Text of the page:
The basic idea behind TCP Vegas is to adjust the send rate based on the comparison of the measured throughput rate and the expected throughput rate. As can be seen from the TCP Reno diagram given in Figure 29, the top figure shows the congestion window of the connection, giving the same information as in the previous chapter. The middle and bottom graphs describe the new information: the middle graph shows the average transmit rate measured at the sending end, while the bottom graph shows the average queue length measured at the bottleneck router, and the three graphs are time-synchronized. Between 4.5 seconds and 6.0 seconds (shaded area), the congestion window increases (above), and we expect the observed throughput to also increase, but in fact remain the same (Middle-Figure), because the increase in throughput cannot exceed the available bandwidth, and after exceeding the available bandwidth, any increase in window size will only result in more bottleneck router buffer space (below).

An interesting metaphor can be used to describe the phenomenon shown in Figure 29, i.e. driving on ice. The speedometer (congestion window) may show that the speed is 30 miles per hour, but by looking out the car window and seeing people walking past you (measured throughput rate), you know you’re no more than 5 miles per hour. In this kind of ratio, the engine’s meaningless idling is like sending extra packets, just uselessly staying in the router buffer.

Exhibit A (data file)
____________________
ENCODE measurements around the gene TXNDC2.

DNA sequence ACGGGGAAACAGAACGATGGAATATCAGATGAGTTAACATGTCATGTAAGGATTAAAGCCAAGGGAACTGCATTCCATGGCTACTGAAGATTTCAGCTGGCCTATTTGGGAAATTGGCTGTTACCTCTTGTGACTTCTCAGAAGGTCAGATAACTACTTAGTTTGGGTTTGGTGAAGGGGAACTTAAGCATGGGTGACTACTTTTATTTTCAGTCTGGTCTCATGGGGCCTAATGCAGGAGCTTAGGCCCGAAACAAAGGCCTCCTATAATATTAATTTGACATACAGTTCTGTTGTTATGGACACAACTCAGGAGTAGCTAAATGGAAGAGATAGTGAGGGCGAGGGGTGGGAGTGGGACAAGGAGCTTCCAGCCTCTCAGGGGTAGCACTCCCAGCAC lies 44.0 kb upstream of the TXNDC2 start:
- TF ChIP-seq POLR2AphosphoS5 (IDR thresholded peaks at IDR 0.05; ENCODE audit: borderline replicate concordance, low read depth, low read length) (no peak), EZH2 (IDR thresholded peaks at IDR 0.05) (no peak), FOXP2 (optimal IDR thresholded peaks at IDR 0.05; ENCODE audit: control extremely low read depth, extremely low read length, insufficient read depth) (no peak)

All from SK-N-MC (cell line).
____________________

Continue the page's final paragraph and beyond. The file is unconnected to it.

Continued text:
TCP Vegas uses this idea to measure and control the amount of extra data in the connection transmission, where “extra data” refers to data that would not be transmitted if the sender could exactly match the bandwidth available to the network. The goal of TCP Vegas is to maintain the “right” amount of extra data in the network. Obviously, if one sender sends too much extra data, it will cause long delays and can lead to congestion. Less obviously, if a connection sends too little extra data, it cannot respond fast enough to a brief increase in available network bandwidth. TCP Vegas makes congestion avoidance actions based on changes in the estimated amount of additional data in the network, not just packet loss, and we will go into more detail about this algorithm.